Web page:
Movie Name: A Nightmare on Elm Street 5: The Dream Child
Studio: New Line Cinema
Release Date(s): August 11, 1989
MPAA Rating: R
Alice (Lisa Wilcox) thought she stopped Freddy Krueger (Robert Englund) forever, but when she and her friends begin suffering new nightmares of Freddy, Alice wonders how she’s being reached. Now Freddy can reach her and her friends while they are awake, and the key to stopping Freddy might be housed in her unborn child.
Directed by Stephen Hopkins, A Nightmare on Elm Street 5: The Dream Child (sometimes dropping the 5 and just called A Nightmare on Elm Street: The Dream Child) continues the storylines set up in A Nightmare on Elm Street 3 and 4. The story was met with so-so reviews and a less impressive box office take than other movies in the series. Despite the lower attendance, the movie was still a financial success due to the low production cost.
I am not a huge fan of A Nightmare on Elm Street 5: The Dream Child. Much like A Nightmare on Elm Street 2, the movie just seems a bit tedious. The film has a bit more of a gothic approach in style and that is nice. The idea of Freddy getting at the kids through the dreams of an unborn child is pretty cool, but it doesn’t make much sense how Freddy can attack the waking (he never could with other kids throughout the series).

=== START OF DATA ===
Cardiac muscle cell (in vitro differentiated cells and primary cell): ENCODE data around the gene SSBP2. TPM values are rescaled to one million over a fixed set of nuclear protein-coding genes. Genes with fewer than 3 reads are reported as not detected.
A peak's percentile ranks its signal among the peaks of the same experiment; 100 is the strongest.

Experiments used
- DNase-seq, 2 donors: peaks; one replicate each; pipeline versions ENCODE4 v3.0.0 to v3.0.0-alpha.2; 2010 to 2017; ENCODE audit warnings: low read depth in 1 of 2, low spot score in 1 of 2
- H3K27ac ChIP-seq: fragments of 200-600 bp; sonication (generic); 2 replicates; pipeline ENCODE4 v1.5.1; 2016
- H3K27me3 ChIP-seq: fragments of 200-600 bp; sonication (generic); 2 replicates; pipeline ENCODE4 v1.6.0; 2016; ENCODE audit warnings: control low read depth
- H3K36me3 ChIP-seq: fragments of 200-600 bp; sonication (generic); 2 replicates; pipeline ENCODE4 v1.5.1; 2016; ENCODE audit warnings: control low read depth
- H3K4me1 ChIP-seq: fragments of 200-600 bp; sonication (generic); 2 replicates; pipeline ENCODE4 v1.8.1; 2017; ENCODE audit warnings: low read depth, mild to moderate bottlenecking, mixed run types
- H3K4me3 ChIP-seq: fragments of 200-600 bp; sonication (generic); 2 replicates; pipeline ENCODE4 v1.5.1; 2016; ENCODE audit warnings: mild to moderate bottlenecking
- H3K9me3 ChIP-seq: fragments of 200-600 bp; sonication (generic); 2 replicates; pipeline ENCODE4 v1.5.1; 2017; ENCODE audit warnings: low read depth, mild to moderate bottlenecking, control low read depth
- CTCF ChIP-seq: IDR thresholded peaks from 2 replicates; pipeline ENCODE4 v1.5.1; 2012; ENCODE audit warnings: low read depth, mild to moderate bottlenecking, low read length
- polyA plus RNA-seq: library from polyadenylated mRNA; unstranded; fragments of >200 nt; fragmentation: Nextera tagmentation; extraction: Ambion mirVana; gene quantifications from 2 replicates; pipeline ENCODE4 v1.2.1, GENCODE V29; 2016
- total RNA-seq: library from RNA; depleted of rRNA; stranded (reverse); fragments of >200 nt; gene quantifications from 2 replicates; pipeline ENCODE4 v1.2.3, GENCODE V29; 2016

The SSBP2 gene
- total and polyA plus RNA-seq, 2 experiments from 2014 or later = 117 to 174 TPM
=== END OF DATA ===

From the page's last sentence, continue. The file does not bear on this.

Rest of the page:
Lisa Wilcox as Alice is a bit better in this movie than in the previous film acting-wise. I still don’t think she’s the best Freddy rival and her whole Dream Master abilities that she adopted in A Nightmare on Elm Street 4 don’t even play. She still should have the power to confront Freddy, but she pretty much just hangs around being Freddy’s victim.
Freddy continues to entertain. Englund just seems to love the character despite the ridiculous plots. The deaths are all entertaining like the killer motorcycle, the over-eating, and the comic book death. Visually, this is where the later films in the Nightmare series excel and with Englund’s enthusiasm it works.
A Nightmare on Elm Street 5: The Dream Child is the last of the first movies that really interconnect. Freddy’s Dead: The Final Nightmare of doesn’t really have ties to this line of movies by jumping the story ahead ten years. Despite not being “The Final Nightmare” this really does feel like the Final Nightmare.
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A Nightmare on Elm Street (1984)
A Nightmare on Elm Street 2: Freddy’s Revenge (1985)
A Nightmare on Elm Street 3: Dream Warriors (1987)
A Nightmare on Elm Street 4: The Dream Master (1988)
Freddy’s Dead: The Final Nightmare (1991)
Wes Craven’s New Nightmare (1994)
A Nightmare on Elm Street (2010)